Such a planning system is absolute gold. Most people had them in the 80s and 90s. Their large, leather-bound organisers with templates for setting goals, making plans, communicating well and remembering to spend time doing the most important things, day by day, week by week, month by month.

Then we went all technological. We moved on.

But we didn’t take our systems with us into the new media. We left them behind and with it a whole heap of healthy habits were lost.

If you’re reading this and you don’t have a brilliant system for planning June 2020, we need to do something about that. You see, when you have a system that you know inside-out, one that you’ve used time and time again, it’s much, much easier to adapt to changing times. Just follow the process but with different inputs. I can’t do X this month, but I can do Y. A and B may be uncertain, so I’ll focus extra effort on C because that’s within my control.

I’ll end simply with this: get a system. LMI have a brilliant one and I’m always happy to share that. You can design your own if you’re so inclined. Buy one – Best Self Planner is a great option – borrow one, phone a friend. By any means, get a system that works for you. Then you can do the same, month by month, every month, but different.


Inspiring conversations about a positive future

May 29, 2020

I recorded a new version of our ‘So What About Leadership?’ podcast with my colleague Roisin yesterday. We’ve spent a lot of time on previous episodes discussing how leaders handle the ‘now’ of the current crisis. This time we felt strongly that it was time to make it about the future. We hope it helps you to begin/continue to have inspiring conversations about creating a positive future in your own leadership context.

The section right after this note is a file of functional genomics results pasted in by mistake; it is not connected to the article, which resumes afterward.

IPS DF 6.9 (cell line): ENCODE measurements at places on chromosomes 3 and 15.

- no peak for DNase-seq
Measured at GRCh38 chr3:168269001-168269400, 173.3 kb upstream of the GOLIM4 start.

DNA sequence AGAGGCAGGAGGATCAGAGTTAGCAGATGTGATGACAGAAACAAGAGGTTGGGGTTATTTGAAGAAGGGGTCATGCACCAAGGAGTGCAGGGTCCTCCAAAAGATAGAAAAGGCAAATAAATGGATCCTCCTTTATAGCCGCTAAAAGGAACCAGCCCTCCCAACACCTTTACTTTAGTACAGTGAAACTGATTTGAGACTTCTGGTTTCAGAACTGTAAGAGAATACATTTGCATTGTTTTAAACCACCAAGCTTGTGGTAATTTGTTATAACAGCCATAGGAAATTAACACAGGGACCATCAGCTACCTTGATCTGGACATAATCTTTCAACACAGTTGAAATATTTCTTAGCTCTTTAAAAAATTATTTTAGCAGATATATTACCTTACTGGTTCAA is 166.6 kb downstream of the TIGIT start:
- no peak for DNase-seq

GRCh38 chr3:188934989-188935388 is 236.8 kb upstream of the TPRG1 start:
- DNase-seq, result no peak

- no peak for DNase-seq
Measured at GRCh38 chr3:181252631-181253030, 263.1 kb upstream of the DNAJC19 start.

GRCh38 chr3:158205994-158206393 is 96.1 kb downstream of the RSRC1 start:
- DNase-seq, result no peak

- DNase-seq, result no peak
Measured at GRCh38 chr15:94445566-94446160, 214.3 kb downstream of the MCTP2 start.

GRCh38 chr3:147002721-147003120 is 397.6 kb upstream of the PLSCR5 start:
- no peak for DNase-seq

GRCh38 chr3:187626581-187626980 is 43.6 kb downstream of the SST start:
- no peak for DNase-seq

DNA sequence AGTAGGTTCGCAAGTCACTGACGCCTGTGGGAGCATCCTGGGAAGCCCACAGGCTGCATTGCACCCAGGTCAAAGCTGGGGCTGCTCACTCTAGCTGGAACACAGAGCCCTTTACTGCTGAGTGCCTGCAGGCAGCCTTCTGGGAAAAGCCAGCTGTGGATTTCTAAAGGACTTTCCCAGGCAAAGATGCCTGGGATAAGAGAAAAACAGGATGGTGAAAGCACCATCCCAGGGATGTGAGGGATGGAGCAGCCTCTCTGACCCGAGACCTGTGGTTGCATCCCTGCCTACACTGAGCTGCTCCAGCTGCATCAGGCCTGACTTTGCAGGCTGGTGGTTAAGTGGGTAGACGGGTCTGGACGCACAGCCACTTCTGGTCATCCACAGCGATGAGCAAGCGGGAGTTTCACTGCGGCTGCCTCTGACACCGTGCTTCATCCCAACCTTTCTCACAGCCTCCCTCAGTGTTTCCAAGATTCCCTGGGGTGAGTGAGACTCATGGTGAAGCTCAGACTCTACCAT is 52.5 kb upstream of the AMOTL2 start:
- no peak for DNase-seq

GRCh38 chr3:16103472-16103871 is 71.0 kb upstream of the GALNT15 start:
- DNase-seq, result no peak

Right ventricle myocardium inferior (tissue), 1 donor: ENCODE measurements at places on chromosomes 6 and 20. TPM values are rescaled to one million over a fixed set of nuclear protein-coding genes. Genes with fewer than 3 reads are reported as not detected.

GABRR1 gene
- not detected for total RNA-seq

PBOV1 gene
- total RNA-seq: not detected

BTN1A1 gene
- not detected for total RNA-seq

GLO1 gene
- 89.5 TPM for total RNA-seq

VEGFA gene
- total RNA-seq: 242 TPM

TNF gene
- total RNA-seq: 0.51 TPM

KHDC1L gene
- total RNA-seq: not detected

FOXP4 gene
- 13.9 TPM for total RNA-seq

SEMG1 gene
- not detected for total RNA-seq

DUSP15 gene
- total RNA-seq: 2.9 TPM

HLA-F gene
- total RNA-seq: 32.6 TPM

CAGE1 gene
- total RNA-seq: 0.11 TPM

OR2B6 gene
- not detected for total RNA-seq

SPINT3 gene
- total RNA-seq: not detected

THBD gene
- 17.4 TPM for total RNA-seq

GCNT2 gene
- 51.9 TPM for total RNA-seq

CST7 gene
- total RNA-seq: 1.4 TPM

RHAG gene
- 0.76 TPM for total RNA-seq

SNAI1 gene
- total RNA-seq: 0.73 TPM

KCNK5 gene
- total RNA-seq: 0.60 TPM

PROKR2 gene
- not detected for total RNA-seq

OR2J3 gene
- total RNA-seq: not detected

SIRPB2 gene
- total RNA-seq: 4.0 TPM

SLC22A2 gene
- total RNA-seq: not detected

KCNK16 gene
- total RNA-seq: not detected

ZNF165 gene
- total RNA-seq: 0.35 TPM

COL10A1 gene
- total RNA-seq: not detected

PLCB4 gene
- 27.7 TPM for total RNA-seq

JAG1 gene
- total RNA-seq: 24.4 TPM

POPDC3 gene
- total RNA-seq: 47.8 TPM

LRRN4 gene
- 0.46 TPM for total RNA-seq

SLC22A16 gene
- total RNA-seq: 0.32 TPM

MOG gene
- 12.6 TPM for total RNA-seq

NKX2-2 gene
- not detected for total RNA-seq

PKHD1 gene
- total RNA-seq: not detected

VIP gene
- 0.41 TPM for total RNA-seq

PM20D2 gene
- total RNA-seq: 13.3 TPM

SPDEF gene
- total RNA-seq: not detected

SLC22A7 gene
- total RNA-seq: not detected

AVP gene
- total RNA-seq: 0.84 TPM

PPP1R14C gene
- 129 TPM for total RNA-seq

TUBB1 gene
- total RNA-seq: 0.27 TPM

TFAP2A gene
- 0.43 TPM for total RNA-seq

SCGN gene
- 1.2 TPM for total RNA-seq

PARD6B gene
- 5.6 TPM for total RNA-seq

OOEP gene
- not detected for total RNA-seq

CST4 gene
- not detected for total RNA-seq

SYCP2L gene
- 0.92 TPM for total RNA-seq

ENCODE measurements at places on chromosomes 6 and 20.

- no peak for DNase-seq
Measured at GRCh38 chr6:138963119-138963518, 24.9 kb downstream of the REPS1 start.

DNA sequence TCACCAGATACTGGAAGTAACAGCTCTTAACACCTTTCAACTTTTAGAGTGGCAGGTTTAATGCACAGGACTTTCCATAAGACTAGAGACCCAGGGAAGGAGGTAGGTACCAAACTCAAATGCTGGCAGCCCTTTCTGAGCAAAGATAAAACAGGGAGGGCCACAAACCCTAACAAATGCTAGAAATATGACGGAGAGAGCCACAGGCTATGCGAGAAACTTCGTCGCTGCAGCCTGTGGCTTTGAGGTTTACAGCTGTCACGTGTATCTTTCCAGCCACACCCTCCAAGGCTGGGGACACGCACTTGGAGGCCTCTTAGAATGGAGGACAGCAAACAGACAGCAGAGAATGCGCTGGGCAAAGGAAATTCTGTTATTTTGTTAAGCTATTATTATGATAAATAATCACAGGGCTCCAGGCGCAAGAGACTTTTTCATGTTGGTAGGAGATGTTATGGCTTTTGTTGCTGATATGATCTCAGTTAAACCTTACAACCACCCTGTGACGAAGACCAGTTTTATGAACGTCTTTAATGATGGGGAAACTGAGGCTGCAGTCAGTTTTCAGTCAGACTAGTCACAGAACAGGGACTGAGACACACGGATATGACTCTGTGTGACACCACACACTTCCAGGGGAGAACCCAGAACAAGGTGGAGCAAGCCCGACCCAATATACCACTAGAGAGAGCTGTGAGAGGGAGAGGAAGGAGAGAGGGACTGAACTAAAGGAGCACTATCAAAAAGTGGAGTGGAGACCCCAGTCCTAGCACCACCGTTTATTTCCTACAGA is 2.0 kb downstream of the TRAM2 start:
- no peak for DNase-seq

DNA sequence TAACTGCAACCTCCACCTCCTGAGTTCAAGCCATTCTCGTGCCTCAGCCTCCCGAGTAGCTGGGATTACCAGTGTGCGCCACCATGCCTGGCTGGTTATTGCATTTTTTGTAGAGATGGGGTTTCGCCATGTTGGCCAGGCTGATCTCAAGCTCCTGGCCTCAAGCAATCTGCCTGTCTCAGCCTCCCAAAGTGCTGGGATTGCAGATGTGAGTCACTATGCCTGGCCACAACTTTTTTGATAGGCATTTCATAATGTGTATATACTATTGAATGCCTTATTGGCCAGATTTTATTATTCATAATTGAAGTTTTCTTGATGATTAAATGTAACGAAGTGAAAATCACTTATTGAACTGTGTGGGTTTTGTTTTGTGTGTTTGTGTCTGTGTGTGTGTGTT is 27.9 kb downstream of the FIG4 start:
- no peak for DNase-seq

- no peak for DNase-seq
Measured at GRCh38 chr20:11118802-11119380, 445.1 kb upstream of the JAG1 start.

Here’s the direct link if you can’t see the embedded widget! https://soundcloud.com/user-257705077/so-what-about-leadership-23520

LMI UK & Ireland · So What About Leadership 23.5.20

 


Success is in the system

May 12, 2020

We looked previously at how success can be defined as progess towards achieving your own meaningful goals. By that definition, everyone can be (and feel) successful. Going back to where we started looking at goals, this is the perfect antidote to the negative feelings that we can all be susceptible to if we find ourselves measuring our success by comparison with others.

Ok, so success is in our hands if, AND IT’S A BIG IF, we learn to regularly set our own goals. It sounds simple. In many ways it is extremely simple and yet so many aren’t doing it. There are two really important keys here:

  1. Learn a system for goal-setting and customise it to your own needs/style/situation/preference.
  2. Make using that system a habit.

We’ll look now at the steps for setting goals as laid out in the LMI Goal Planning System. Next time we’ll talk about how to make using it a habit.